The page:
Securitizing Migration – Europe and the MENA Region
Migration from the Middle East and North Africa to European Union nations is not a recent phenomenon. What has changed, argues Mona Chalabi, is that the EU now views the security dimensions of migration from this region through economic lenses.
By Mona Chalabi,
Since 1945, Arab immigration has been a fact of European life. Indeed, some of these migrant paths have always been particularly deeply tread such as those between Algeria and France as well as Morocco and Spain. In the post-war period, there was a broad consensus among many Western European states that the recruitment of temporary foreign workers would benefit domestic labor markets. This began to change however in the 1970s when economic restructuring disproportionately affected Arab immigrants, many of whom were employed in those sectors where job loss was highest. Migrant workers, including those from Arab countries, were now subject to drastic restrictions which prevented them from travelling back and forth. Accordingly, the previously mobile male workers decided to settle permanently and many were joined by women and children as family reunification became an unintended consequence of Europe’s new restrictive policies. Immigration quickly became, and remains, a highly politicized subject.
The years since – particularly the 90s and early 00s – have been marked by concerns regarding differences between the identity of Arab immigrants and that of their host countries. Highly mediatized debates such as Jihad vs. McWorld and Eurabia raised questions about the feasibility of integrating Arab migrants into European countries. Today, the on-going global financial crisis and Arab uprisings have dramatically challenged these assumptions about migration to Europe and its implications for European security.
Post Financial Crisis
Five years ago, the Eurozone joined most of the international system in feeling the effects of the global credit crunch which, in turn, led to recession in many parts of the region. In a new era of austerity, an emphasis on the integration of Arab migrants (the obstacle to which is perceived to be largely about identity) has shifted towards an emphasis on the absorption of Arab migrants (the obstacle to which is perceived to be largely about economic capacity). The economic and social indicators used by the European Union (EU), for example, to analyze immigrant integration now emphasize employment, net income and property ownership.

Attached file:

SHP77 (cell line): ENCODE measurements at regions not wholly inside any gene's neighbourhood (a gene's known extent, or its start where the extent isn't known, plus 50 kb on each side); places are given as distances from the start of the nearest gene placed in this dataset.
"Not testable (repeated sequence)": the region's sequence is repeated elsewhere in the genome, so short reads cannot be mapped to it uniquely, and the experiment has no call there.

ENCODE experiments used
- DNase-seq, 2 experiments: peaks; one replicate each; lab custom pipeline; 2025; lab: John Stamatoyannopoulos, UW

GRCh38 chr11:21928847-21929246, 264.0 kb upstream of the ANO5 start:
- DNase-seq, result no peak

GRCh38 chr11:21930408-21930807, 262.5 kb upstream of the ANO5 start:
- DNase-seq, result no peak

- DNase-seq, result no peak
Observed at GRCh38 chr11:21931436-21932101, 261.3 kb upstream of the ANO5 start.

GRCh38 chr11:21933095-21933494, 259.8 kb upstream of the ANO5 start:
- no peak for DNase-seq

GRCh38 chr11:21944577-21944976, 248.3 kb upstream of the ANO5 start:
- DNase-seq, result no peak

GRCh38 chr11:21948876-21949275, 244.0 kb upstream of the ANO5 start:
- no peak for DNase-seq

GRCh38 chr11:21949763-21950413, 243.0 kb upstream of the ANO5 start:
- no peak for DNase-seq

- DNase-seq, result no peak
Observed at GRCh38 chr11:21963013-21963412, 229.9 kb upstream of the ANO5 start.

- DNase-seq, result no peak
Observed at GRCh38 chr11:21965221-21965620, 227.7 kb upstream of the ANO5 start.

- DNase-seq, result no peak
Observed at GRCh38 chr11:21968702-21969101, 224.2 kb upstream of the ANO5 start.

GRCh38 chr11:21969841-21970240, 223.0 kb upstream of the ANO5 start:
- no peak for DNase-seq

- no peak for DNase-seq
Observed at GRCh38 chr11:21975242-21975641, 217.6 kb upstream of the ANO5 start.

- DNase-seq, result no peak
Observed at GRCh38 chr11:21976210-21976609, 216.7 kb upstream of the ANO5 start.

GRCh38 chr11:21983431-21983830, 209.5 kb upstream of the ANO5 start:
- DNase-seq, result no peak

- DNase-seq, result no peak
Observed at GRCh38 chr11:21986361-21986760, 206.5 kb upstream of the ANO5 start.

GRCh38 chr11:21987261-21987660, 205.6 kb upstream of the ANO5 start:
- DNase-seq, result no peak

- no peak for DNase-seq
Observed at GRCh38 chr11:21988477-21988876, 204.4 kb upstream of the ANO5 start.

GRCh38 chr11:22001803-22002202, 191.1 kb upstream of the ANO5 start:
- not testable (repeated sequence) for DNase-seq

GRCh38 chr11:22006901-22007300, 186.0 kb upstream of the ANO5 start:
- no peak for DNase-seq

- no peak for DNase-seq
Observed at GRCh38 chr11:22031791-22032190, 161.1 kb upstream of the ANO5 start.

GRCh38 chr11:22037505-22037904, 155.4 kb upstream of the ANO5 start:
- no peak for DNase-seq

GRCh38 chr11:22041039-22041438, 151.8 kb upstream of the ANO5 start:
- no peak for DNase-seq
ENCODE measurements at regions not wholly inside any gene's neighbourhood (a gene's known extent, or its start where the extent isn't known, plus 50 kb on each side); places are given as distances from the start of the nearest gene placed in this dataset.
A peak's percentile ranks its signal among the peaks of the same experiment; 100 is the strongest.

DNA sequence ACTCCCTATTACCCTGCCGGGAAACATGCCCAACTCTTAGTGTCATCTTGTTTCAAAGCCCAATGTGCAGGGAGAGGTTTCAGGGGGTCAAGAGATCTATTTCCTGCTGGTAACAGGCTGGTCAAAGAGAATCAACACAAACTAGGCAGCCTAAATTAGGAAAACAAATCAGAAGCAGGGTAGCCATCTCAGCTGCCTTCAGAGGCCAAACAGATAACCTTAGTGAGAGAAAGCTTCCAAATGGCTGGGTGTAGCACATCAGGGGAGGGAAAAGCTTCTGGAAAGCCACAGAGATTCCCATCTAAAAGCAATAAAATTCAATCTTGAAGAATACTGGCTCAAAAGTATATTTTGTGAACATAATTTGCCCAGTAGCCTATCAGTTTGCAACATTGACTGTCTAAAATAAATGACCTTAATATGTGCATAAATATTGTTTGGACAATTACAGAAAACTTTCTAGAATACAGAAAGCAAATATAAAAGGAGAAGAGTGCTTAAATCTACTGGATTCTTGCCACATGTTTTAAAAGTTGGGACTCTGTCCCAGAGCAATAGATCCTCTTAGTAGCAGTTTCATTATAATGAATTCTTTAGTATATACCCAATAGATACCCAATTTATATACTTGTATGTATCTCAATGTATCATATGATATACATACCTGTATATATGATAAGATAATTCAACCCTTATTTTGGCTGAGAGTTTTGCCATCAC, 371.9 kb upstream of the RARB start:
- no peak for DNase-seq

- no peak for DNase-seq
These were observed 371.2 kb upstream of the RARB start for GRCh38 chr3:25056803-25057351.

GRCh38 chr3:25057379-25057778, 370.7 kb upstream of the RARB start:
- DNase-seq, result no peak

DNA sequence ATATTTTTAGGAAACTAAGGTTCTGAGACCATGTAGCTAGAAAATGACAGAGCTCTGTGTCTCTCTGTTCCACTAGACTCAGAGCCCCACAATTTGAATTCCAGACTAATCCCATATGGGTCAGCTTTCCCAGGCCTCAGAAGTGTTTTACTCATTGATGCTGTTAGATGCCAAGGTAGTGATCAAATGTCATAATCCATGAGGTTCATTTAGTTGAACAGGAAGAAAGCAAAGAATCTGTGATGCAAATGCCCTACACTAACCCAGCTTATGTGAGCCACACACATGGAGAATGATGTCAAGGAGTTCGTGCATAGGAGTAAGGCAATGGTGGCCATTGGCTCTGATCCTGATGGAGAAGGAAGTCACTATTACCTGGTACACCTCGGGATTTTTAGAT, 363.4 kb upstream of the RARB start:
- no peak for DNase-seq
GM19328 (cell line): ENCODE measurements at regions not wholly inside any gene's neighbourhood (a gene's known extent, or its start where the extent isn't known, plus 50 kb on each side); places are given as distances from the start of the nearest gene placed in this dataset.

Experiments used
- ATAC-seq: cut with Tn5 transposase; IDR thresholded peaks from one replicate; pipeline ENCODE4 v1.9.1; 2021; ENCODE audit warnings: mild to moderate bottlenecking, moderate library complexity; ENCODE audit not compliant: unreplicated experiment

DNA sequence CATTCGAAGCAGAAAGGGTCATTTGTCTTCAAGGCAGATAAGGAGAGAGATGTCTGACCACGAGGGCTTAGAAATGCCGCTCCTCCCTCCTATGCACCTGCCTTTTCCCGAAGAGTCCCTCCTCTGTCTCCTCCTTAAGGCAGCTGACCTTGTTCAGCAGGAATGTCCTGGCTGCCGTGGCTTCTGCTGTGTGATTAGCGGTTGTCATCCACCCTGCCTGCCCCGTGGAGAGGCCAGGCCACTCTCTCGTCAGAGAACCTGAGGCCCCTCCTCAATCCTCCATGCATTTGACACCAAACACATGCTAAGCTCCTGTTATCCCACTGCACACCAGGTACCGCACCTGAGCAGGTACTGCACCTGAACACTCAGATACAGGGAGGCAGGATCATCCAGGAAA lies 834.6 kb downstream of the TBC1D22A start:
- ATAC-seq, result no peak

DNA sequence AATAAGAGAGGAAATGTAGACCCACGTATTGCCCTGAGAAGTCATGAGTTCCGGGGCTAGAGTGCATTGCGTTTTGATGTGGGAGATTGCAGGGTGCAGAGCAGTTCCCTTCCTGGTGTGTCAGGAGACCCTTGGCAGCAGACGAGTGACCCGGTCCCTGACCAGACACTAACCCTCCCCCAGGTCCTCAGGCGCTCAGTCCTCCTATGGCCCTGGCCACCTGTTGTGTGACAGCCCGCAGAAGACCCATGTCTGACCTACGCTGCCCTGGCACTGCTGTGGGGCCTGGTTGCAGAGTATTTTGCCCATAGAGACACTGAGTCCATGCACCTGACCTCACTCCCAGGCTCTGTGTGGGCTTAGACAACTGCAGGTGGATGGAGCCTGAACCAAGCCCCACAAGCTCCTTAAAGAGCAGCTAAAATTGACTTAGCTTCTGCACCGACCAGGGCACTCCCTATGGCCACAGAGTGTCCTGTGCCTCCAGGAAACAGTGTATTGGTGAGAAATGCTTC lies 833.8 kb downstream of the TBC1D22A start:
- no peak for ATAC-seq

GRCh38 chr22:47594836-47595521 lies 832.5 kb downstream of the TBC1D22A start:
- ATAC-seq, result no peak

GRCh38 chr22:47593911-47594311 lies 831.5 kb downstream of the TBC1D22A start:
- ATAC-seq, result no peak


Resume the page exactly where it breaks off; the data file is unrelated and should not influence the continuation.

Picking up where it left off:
This is not the only shift occurring in Europe’s political landscape. Terms such as ‘risk’, ‘threat’, ‘collapse’, ‘buffer zones’ and ‘losses’ – not to mention ‘securitisation’ – were once the vocabulary of defense officials and those employed in the field of ‘hard’ security. Today, they are also used by economic analysts to capture how national institutions have been severely destabilized as a result of the economic crisis. Accordingly, when the chances of inter-state conflict seem almost unthinkable, whereas the prospect of the collapse of the Euro warrants contingency measures, security in Europe is being redefined. Where Arab migration was once considered as a potential source of social tension, it is now instead being scrutinized for its economic implications.
Though its causes may be global, by far the most obvious consequence of the crisis at a national level is unemployment. As the graph below demonstrates, unemployment in the EU has rocketed from a low of 6.9% in 2007 to 10.4% in June 2012.
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In this economic context, European support for immigration appears to be on the decline. Politicians – particularly those witnessing the frighteningly fast revolving doors of European power since the onset of the crisis – are trying to gauge voter sentiment towards immigration. From former President Nicolas Sarkozy’s fury about a “ flood of foreigners ” to David Cameron’s pledges to cut net migration from 239,000 to “ tens of thousands”, immigration is fast becoming a central pillar of election campaigning. In part, mainstream politicians are attempting to stem support for the EU’s more extreme nationalist and populist parties, many of whom have risen from obscurity on a wave of anti-immigrant sentiment and declining economic conditions.
Yet, the graph also demonstrates the unevenness of the impact of the global financial crisis across the EU. Whereas 1 in 4 of the population is unemployed in Spain the statistic rises to in 1 in 20 in Germany. Crucially, these discrepancies are also visible in migration patterns. As the map below reveals, migration remains largely concentrated in the southernmost regions of the Eurozone, which have also witnessed some of the EU’s sharpest and hardest downturns.